In accordance with the guidelines provided by the European Parliament, the Organic Law of Education 2/2006 (MEC, 2006) includes eight basic competences among which «information processing and digital competence» represent a significant acknowledgment of the initiatives carried out in Spain in the implementation of ICTs. Also in line with the European Parliament guidelines, the Spanish Organic Law of Education sets out some extra skills in relation to the information and communication process, as the main aim of this competence is to transform knowledge. In our opinion, this competence incorporates language and media proficiency, the decoding and transfer patterns used by the media and their subsequent comprehension, the critical approach, communication and delivery. According to the guidelines, «information does not automatically imply knowledge acquisition. Transforming information into knowledge requires thinking skills to organize, link, analyse, synthesise, infer and deduct information at different levels of complexity, also with prior knowledge. These skills also permit the transfer of the information using expressive resources, different languages, specific techniques and possibilities offered by the ICTs» (MEC, 2006). All these aspects need to be taken into account for the literacy required in the development of media competence.

Historically, the digital and audiovisual competences have been separate, with the latter focused on the knowledge, skills and attitudes related to the mass media and audiovisual language, and the former linked to searching abilities, processing, communication and information dissemination with technologies. Masterman (1993: 275-284) laid the groundwork for media education, highlighting the importance of audiovisual literacy, collaboration with families, teachers and media professionals, training programs for teachers and the creation of agencies to foster the interaction and integration of media education in schools. By the end of the twentieth century, technological development displaced the audiovisual, and many media education supporters thought that technologies would turn everything upside-down in education. However, nowadays the instrumental dimension of technology prevails over training practices, critical skills development and creativity.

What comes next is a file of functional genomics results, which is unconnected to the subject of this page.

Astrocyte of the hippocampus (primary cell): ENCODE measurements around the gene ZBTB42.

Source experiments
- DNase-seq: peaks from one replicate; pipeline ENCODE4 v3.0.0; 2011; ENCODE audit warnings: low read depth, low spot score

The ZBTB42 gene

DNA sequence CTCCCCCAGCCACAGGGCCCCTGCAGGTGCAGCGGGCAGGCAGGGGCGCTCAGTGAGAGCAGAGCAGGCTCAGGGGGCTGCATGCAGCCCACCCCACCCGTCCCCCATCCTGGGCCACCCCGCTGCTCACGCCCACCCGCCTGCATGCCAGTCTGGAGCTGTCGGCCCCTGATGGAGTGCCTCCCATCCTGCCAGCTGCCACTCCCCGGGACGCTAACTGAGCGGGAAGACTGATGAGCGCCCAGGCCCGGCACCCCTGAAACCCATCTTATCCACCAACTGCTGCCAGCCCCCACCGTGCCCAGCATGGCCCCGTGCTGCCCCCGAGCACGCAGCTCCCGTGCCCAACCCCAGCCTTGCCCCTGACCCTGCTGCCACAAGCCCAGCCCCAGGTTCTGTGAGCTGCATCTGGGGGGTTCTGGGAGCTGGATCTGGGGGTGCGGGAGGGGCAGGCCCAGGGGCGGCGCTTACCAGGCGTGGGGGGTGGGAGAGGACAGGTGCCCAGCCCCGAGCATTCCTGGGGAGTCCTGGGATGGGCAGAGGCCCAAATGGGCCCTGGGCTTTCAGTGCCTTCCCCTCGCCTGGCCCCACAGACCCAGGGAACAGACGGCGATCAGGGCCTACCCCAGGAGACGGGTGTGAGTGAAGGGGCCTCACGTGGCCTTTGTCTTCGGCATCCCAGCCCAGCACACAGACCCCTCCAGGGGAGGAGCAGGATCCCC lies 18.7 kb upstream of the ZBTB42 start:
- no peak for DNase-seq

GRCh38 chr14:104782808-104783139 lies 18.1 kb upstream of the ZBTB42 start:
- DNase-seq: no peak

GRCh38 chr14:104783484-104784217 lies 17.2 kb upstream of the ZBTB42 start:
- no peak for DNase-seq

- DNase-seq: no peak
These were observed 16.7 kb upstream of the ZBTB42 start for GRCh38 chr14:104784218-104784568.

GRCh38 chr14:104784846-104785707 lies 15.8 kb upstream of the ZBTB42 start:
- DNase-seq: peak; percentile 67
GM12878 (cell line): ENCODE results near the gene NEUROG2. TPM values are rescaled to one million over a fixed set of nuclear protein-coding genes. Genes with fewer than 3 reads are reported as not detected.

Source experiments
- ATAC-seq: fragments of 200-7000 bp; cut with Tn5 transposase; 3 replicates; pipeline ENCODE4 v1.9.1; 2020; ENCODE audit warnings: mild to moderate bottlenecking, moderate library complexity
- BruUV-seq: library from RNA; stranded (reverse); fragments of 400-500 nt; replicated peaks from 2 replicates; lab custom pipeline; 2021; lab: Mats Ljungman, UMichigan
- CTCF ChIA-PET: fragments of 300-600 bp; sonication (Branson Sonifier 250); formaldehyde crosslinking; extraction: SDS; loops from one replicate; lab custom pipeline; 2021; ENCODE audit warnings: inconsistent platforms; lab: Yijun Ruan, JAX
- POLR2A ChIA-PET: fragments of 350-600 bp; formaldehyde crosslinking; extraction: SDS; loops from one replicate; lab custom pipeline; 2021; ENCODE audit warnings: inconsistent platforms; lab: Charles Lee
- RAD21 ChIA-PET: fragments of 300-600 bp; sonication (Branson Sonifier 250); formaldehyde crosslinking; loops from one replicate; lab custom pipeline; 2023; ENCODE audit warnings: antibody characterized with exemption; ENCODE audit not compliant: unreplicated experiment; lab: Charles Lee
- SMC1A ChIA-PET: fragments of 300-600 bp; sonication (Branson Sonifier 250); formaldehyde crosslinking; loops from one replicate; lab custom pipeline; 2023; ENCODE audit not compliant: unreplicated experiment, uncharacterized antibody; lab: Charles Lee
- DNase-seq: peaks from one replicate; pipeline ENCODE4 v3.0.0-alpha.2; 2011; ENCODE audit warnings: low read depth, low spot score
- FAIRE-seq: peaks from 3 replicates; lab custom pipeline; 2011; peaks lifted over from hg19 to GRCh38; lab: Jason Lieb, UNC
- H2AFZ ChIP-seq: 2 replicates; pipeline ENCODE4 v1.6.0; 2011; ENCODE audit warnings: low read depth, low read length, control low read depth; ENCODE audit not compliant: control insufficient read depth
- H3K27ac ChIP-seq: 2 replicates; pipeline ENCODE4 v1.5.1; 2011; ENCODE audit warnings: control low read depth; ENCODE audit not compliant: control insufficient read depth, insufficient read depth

The need to train to develop critical views towards the media remains a priority for the European Parliament and the European Commission. Many initiatives have been launched to pursue the goal of global media literacy in the educational environment (Audiovisual Media Services Directive, European Approach to media literacy in the digital environment, Commission Recommendation on Media Literacy, Mapping Media Education policies in the world: contributions and world challenges). In order to create a new concept of media literacy, it is important to combine the educational and socio-cultural dimensions, the new digital competences and classic forms of literacy (reading and writing), and take into account the cultural transformation and the convergence of the media (Pérez-Tornero, 2004; Pérez-Tornero & Martínez Cerdá, 2011).